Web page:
CIA Director Gina Haspel traveled to Turkey on Monday to assess and help with the investigation into the death of Saudi journalist Jamal Khashoggi — but the timing and possible motives of the visit are raising some eyebrows.
With Turkish President Recep Tayyip Erdogan threatening to reveal the full "naked truth" about what happened to Khashoggi, Haspel touched down in Ankara on Monday. Why? A sign of panic from the Trump administration? A damage control mission as Erdogan prepares to reveal politically inconvenient information?
After initially denying any knowledge of what happened to Khashoggi, Riyadh eventually admitted that the journalist had been killed inside its Istanbul consulate, but said that the death was accidental and happened after a “fist fight” broke out between the journalist and some rogue operatives acting in an “unsanctioned” manner.
Turkey, however, claims that Khashoggi’s death was planned and brutal. Erdogan has said the journalist was killed in a “extremely savage” attack and called for suspects to be tried in Istanbul. What’s more, Ankara claims to have sufficient evidence to prove its version of events and has called on Riyadh to provide answers.
Washington, on the other hand, has been more circumspect about the Khashoggi case, with the Trump administration swaying back and forth between chastising and complimenting Riyadh. Overall, however, Trump has given the impression that he is eager to find a way to defuse the whole situation — even admitting that it would not be acceptable for the US to lose “massive amounts” of Saudi money over the death of a journalist who was not a US citizen, prompting accusations that he was part of a financially motivated cover-up with Riyadh. Those accusations grew louder when Trump said he found Saudi explanations credible and touted the country as a “great ally”.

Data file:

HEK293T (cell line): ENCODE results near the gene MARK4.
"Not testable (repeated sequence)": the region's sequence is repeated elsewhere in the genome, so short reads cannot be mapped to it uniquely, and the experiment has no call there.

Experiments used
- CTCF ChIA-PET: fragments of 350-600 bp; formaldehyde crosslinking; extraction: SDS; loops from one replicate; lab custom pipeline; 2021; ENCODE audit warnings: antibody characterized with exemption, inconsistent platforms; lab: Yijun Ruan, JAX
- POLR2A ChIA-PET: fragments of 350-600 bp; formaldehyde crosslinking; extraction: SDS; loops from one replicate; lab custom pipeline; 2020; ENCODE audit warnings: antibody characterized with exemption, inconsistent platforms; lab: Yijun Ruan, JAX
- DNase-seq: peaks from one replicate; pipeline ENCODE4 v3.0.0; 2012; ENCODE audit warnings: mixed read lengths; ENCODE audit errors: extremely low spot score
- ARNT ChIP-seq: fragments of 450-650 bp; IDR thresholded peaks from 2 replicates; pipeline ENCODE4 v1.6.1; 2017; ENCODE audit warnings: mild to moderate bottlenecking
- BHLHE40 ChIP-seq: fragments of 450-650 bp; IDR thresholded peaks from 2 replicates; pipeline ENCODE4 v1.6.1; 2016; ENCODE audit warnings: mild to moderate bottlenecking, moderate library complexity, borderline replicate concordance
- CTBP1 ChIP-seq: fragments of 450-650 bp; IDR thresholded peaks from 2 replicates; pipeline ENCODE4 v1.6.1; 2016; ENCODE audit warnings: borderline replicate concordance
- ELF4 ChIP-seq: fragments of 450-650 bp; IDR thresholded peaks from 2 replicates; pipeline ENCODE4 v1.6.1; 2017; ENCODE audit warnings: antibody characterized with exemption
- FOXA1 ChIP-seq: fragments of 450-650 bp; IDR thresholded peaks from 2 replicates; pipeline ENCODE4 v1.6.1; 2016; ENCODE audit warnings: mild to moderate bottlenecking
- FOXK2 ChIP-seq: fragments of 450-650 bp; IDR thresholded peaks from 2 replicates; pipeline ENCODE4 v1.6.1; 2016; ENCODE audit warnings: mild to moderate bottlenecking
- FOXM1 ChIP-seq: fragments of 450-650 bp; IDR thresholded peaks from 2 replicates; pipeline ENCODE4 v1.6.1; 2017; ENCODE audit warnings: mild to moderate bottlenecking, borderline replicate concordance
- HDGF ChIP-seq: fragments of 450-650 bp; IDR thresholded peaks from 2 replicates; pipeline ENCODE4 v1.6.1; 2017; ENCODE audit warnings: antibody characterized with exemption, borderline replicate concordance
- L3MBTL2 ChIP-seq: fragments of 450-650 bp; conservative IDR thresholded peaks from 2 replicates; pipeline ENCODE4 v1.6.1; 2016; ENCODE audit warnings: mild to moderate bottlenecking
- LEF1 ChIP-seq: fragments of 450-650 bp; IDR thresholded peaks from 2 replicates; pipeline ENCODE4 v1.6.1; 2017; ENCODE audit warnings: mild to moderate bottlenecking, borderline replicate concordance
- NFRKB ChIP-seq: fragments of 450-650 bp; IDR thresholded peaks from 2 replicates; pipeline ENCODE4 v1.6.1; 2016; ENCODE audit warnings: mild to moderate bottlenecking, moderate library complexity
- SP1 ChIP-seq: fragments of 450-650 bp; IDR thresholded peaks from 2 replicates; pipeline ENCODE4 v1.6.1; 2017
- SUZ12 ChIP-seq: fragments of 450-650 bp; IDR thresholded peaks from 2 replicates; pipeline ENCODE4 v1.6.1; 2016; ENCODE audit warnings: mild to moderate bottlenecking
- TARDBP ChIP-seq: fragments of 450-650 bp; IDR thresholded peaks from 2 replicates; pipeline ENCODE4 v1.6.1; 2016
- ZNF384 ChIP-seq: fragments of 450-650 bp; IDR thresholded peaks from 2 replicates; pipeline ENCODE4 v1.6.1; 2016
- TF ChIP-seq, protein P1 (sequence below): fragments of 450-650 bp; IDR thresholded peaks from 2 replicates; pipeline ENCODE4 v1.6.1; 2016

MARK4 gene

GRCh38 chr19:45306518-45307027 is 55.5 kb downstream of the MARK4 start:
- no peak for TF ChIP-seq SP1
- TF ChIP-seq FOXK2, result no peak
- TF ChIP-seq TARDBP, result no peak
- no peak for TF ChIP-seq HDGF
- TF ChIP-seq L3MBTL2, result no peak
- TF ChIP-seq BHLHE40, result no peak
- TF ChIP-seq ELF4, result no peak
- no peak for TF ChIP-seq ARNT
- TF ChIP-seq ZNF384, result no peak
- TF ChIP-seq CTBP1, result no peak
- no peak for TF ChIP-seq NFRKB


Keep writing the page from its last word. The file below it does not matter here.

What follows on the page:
On the face of it, Trump has sent Haspel to get to the bottom of what happened to Khashoggi; perhaps to look into whether Ankara really has the video and audio evidence some officials have claimed to have seen in leaks to media. But it’s hard to escape the irony that Haspel is well known for her role in destroying video evidence of CIA torture in 2005 — one of the hurdles she faced in Senate confirmation hearings earlier this year.
Haspel herself was also reportedly an active participant in torture of detainees earlier in her CIA career, even earning herself the nickname “Bloody Gina” from some less torture-happy colleagues.
Could Haspel’s impromptu trip to Ankara be part of this effort to defuse the situation rather than to really get to the bottom of what happened inside the consulate walls? Could she be there in an effort to convince Erdogan to keep secret information which may implicate Saudi Crown Prince Mohammad bin Salman, who critics believe must have ordered Khashoggi’s murder — and who the US would prefer to keep as a “great ally” in the region?
As for Erdogan, some believe he is more than open to withholding crucial information about those responsible for Khashoggi’s death if the US or Saudi Arabia presented him with some kind of attractive deal or proposal. Others believe he may want to use whatever evidence he claims to have to weaken the Saudi crown prince, which could be to Ankara’s benefit in the region. During the Tuesday speech in which he promised to reveal the “naked truth” about the killing, Erdogan did not make mention of, or implicate, Mohammad bin Salman.
Trump has touted the “tremendously talented” intelligence figures Washington has sent to Ankara and said he will have more information on the investigation “very soon”. Indeed, very soon we may know more about whether Haspel and her colleagues are tremendously talented at getting to the bottom of crimes or helping cover them up.
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